Like Bill Nielsen and Ray Jordan, I would feel better about this if I knew someone out there was listening and benefiting from this monologue, which I would prefer to be a dialogue.
My thoughts today deal with playing the role of “Loyal Opposition” when participating in discussions leading to important decisions. It can be both risky and rewarding, but in my view it is one of the key contributions an experienced public relations professional can make to the decision-making process. Even more important if it is a viewpoint that represents “the public interest.”
I have always felt that the public relations professional should be more attuned to “the public interest” than anyone else on the senior staff. It is an important part of our area of responsibility.
When I went to Johnson & Johnson to help form its first public relations department I had come from the city room of a large newspaper – where opinions and beliefs are constantly challenged. I naively thought it was the same in corporations.
The then chairman and CEO decided that the new PR department would report to him (and that’s the way it has wisely remained at J&J). At an early discussion on an important decision I had the temerity to disagree with a decision that was evolving. The subject had to do with the way an important announcement would be interpreted by the public. Fortunately, my position proved to be right and I persuaded the others to see it my way. That was my entry into the minefield of “Loyal Opposition.”
The importance of playing this role comes as no revelation to many of you who do it well. For those who are wary, I offer encouragement.
When you are reasonably confident that your good judgment and knowledge of the subject strengthens your opposing view, become the “loyal opposition” even if most or all others are against you, including the CEO.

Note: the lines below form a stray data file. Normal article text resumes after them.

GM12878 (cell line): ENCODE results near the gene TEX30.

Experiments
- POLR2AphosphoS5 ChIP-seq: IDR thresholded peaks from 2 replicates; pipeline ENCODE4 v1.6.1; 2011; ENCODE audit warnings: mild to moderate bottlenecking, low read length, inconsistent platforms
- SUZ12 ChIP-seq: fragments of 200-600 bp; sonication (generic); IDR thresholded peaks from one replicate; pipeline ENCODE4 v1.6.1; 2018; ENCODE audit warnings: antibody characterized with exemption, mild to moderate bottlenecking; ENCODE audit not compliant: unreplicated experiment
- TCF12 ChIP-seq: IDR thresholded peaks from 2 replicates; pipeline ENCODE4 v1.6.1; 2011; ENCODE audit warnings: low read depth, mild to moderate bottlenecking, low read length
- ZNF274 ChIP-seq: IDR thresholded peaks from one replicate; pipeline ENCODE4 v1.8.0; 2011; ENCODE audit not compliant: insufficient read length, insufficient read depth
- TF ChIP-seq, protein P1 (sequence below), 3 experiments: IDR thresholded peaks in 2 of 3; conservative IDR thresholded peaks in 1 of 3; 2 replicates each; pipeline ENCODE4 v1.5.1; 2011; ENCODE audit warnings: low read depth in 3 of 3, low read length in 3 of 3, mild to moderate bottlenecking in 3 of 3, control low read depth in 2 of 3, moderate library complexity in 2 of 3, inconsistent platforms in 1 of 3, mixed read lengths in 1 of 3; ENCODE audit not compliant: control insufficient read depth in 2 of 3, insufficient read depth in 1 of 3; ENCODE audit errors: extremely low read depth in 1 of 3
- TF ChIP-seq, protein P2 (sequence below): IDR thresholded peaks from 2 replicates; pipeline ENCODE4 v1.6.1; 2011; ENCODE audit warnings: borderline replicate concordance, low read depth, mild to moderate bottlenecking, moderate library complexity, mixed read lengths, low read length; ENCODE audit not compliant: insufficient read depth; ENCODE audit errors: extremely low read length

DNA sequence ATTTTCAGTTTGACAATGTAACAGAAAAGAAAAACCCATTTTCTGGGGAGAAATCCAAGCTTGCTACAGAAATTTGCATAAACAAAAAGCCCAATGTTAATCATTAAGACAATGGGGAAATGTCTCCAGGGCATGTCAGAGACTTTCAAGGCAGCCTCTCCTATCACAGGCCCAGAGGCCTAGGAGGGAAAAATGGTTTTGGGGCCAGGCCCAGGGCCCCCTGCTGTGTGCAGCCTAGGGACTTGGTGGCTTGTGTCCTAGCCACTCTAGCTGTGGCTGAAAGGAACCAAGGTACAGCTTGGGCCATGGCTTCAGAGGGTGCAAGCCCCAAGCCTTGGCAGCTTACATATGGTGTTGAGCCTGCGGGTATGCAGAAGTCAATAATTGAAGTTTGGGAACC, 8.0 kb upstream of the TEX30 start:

If you are right more often than you are wrong your views will be sought repeatedly. Your value will be enhanced and your counseling will attain new levels of importance, especially to the CEO. There will always be others in the room fearful about taking an opposing position. You should not be.
I recommend being thoughtful about your decision, not disagreeing for the sake of disagreeing. That gets you nowhere. But often you will find that an opposing view stimulates more discussion, and even if your point is not adopted there is added value in stirring discussion. Sometimes a compromise decision emerges.
It doesn’t have to be the CEO who is running the meetings. It can be anyone in charge. By raising concerns about a questionable decision you see emerging, and doing it in a diplomatic way, you will be serving your company and enhancing your own reputation as someone who is a vital part of important discussion leading to important decisions.
Your response to this bit of advice may be “Well, doesn’t everyone do this?” The answer is an emphatic “No.” How many times have you left a meeting and someone (maybe you) said: “I wanted to tell them I thought they were wrong.”
(Posted by Larry Foster)